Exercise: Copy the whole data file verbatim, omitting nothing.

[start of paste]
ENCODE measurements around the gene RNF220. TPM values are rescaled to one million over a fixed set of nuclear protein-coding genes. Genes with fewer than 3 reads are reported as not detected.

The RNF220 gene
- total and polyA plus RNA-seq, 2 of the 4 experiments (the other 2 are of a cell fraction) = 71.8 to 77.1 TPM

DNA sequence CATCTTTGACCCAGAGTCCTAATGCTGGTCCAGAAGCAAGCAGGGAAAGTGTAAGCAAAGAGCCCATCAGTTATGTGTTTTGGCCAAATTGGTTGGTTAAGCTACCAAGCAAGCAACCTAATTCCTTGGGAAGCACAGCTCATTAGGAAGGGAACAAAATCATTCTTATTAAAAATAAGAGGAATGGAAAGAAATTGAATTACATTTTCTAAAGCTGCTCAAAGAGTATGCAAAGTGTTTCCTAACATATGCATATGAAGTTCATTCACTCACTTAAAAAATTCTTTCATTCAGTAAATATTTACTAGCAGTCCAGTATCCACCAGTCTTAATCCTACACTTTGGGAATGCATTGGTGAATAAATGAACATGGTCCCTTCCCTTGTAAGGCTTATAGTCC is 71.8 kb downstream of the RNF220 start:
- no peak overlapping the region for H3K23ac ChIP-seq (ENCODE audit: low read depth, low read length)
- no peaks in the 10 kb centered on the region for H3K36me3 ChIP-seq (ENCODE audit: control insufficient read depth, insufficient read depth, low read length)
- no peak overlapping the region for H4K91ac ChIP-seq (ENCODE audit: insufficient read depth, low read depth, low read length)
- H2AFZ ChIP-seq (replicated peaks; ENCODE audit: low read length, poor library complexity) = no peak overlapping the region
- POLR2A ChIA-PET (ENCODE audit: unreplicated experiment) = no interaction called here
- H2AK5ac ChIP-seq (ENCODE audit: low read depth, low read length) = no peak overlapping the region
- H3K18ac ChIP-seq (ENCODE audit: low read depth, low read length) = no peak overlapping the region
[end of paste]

ENCODE measurements around the gene RNF220. TPM values are rescaled to one million over a fixed set of nuclear protein-coding genes. Genes with fewer than 3 reads are reported as not detected.

The RNF220 gene
- total and polyA plus RNA-seq, 2 of the 4 experiments (the other 2 are of a cell fraction) = 71.8 to 77.1 TPM

DNA sequence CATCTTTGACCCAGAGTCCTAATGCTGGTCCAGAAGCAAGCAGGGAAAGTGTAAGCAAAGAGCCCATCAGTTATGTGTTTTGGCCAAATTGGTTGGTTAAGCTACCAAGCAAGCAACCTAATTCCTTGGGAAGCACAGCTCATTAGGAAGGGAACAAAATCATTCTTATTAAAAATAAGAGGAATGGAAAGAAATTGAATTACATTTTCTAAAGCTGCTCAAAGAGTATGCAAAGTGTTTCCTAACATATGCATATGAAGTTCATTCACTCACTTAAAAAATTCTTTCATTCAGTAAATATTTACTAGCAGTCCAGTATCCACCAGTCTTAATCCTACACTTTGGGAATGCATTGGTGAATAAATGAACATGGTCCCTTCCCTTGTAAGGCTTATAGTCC is 71.8 kb downstream of the RNF220 start:
- no peak overlapping the region for H3K23ac ChIP-seq (ENCODE audit: low read depth, low read length)
- no peaks in the 10 kb centered on the region for H3K36me3 ChIP-seq (ENCODE audit: control insufficient read depth, insufficient read depth, low read length)
- no peak overlapping the region for H4K91ac ChIP-seq (ENCODE audit: insufficient read depth, low read depth, low read length)
- H2AFZ ChIP-seq (replicated peaks; ENCODE audit: low read length, poor library complexity) = no peak overlapping the region
- POLR2A ChIA-PET (ENCODE audit: unreplicated experiment) = no interaction called here
- H2AK5ac ChIP-seq (ENCODE audit: low read depth, low read length) = no peak overlapping the region
- H3K18ac ChIP-seq (ENCODE audit: low read depth, low read length) = no peak overlapping the region